Please encourage your student to e-mail you supervision meeting summaries, to which you can offer feedback on the quality and timeliness, important skills for MSW students to develop.

Learning, growth, and self care

  • How do you imagine that the skills gained from this experience will be beneficial to your future career as a social worker in a community and/or clinical setting?
  • Is there anything you learned from this training/webinar/podcast/reading that was new or different from other content in the MSW program?
  • Has your thinking shifted about your future career goals based on what you are learning?
  • What are some ways you plan to address self-care before, during, and after you complete the webinars, online modules, etc?

Behaviour in the organization

  • What unique skills/assets do you think you will be able to gain from this practicum experience?
  • Given how unique remote practicum learning is and considering that it could feel isolating, where might you be able to develop professional relationships during this remote practicum? Who are the social workers that you could reach out to for “coffee chats” (remotely) or other informal discussions?
  • How do you anticipate using our supervision time together? In what ways will you prepare for our meetings/conversations?

Conceptualizing practice

  • What social work values were practiced/demonstrated/addressed throughout the activity you participated in?
  • How was equity and diversity addressed (or not)?
  • How was person-in-environment addressed (or not)?
  • What therapeutic models are most relevant to informing your practice? Did you feel that these models were addressed in this activity?
  • What types of ethical dilemmas could you imagine arising from the type of practice discussed in the activity and what steps would you take in going about resolving them?
  • Were there approaches/tools/concepts that you learned that were new or different from what you’ve learned in your courses?  What was missing?
  • What was the most important thing that was shared in this activity?

Clinical relationships

  • How do you envision yourself building a therapeutic alliance with clients in a setting similar to what was described in the activity?
  • Considering the changing context during covid-19, how would relationship building differ if establishing alliance with a client through online/virtual practice?
  • What role would your social position play in your interactions with clients from the population described in this activity?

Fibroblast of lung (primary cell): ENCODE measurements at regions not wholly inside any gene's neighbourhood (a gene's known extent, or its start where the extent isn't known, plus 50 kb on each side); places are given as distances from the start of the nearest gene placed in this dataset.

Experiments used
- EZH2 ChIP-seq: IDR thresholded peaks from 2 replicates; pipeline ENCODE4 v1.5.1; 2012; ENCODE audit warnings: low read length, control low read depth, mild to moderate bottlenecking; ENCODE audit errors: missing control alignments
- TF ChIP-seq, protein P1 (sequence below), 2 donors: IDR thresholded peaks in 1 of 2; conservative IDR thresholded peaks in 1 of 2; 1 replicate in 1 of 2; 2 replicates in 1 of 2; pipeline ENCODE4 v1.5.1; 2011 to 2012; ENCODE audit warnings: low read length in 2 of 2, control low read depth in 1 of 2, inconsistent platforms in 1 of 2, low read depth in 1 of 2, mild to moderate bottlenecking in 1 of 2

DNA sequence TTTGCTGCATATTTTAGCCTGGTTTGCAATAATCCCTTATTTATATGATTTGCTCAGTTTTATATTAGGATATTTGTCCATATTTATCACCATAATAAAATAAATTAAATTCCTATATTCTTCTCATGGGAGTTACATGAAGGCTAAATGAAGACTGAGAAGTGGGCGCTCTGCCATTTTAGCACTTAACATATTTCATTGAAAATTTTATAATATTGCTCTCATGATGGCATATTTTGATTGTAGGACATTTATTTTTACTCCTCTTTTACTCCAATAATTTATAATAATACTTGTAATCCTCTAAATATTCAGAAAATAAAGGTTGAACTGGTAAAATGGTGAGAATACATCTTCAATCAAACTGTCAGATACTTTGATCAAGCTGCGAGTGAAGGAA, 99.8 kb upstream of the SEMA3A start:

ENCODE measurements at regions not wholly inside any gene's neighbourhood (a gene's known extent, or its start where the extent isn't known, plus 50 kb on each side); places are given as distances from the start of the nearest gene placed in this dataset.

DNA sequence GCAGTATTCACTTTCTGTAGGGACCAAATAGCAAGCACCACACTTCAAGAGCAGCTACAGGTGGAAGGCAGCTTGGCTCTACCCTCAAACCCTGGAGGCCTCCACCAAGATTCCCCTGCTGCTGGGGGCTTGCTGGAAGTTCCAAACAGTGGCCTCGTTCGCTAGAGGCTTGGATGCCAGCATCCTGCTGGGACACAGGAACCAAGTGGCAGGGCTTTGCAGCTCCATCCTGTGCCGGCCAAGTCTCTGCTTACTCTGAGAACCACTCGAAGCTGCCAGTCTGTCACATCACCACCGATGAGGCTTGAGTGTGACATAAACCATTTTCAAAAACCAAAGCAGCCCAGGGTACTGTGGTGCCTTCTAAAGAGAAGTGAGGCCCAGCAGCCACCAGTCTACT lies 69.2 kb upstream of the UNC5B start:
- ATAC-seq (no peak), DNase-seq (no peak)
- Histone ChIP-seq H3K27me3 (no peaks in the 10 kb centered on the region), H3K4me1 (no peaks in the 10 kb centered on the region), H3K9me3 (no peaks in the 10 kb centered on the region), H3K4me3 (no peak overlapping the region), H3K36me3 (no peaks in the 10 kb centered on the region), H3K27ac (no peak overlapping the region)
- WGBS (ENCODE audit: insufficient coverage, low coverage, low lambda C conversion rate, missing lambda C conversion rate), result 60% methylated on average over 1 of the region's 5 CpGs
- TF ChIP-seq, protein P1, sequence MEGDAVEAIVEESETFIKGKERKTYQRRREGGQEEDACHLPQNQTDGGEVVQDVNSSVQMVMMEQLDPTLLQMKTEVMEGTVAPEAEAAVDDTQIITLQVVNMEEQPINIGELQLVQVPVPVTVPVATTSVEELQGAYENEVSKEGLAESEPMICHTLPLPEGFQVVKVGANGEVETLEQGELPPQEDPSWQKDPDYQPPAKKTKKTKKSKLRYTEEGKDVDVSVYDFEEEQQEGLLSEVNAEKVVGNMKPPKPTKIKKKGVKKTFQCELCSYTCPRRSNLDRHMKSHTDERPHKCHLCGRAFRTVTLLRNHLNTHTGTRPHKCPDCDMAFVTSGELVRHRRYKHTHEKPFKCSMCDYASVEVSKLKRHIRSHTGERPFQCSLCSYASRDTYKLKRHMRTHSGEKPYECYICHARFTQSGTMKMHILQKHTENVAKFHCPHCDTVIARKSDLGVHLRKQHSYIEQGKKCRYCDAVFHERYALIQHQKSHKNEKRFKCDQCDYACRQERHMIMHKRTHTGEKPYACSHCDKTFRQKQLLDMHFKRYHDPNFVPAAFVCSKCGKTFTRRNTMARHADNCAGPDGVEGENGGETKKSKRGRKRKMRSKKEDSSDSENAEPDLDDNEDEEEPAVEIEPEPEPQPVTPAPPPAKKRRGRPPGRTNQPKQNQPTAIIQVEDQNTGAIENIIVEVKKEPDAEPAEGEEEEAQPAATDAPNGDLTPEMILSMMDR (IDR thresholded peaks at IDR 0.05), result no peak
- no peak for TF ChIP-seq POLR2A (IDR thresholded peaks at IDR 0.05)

• Which of the clinical practice skills that you practiced in classes (ie. empathy, validation, active listening, open/close-ended questions, self-disclosure, seeking clarification, use of silence, cultural sensitivity, etc) will be especially relevant and useful in the activity?

Assessment and intervention

  • How might you approach an assessment or intervention with a client in the population group described through this activity?
  • Based on what you are learning, are there specific skill(s) that you hope to have the opportunity to practice in future work/practicum? How will you prepare to use these skills? How would you evaluate how well you did?
  • How would you think about culture, equity and diversity when approaching assessment or intervention with the client population discussed in this activity/reading?

Professional communication

  • In a remote practicum such as this, you may not be representing an agency, but all of your communications reflect you as a future professional. How will you ensure professional communication with your field instructor, colleagues and other professionals?
  • How do you envision the online learning will impact your ability to communicate with others? In what ways will it be easier, and in what ways is it more difficult?
  • In this domain, it will also be important to invite your student to write reflections or document what they have learned from an activity in order to gauge their written communication skills. You may also ask that they come to supervision time prepared to present on a particular issue arising from an activity they participated in.